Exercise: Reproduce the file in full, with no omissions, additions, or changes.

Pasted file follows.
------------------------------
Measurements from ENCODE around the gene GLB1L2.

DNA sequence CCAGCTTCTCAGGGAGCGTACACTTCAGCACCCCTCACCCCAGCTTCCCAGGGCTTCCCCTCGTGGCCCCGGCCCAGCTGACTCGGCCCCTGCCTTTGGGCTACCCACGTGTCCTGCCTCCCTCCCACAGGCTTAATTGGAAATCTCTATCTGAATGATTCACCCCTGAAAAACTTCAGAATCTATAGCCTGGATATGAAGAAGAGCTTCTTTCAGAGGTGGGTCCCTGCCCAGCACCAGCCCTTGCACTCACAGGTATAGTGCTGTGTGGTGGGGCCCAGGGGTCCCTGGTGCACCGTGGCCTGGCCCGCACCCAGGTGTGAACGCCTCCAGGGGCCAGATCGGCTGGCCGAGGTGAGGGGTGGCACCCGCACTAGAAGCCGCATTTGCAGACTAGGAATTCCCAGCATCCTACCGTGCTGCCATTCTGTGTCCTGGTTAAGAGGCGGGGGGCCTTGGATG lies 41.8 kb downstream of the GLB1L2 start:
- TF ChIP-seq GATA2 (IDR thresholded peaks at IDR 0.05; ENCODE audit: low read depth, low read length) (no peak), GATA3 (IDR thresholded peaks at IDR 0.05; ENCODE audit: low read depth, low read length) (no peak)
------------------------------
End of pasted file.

Measurements from ENCODE around the gene GLB1L2.

DNA sequence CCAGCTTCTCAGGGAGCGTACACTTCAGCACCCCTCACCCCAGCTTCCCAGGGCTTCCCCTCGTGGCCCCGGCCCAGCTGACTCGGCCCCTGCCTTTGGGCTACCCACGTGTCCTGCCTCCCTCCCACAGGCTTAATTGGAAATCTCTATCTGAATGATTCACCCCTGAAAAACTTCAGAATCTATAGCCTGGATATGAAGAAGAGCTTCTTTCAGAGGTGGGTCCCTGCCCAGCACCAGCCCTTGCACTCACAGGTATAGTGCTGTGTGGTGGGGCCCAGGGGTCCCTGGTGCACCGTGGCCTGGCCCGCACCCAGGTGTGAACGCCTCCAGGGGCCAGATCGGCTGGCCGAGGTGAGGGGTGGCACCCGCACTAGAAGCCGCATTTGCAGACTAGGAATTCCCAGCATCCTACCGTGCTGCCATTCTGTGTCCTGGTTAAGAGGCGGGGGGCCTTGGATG lies 41.8 kb downstream of the GLB1L2 start:
- TF ChIP-seq GATA2 (IDR thresholded peaks at IDR 0.05; ENCODE audit: low read depth, low read length) (no peak), GATA3 (IDR thresholded peaks at IDR 0.05; ENCODE audit: low read depth, low read length) (no peak)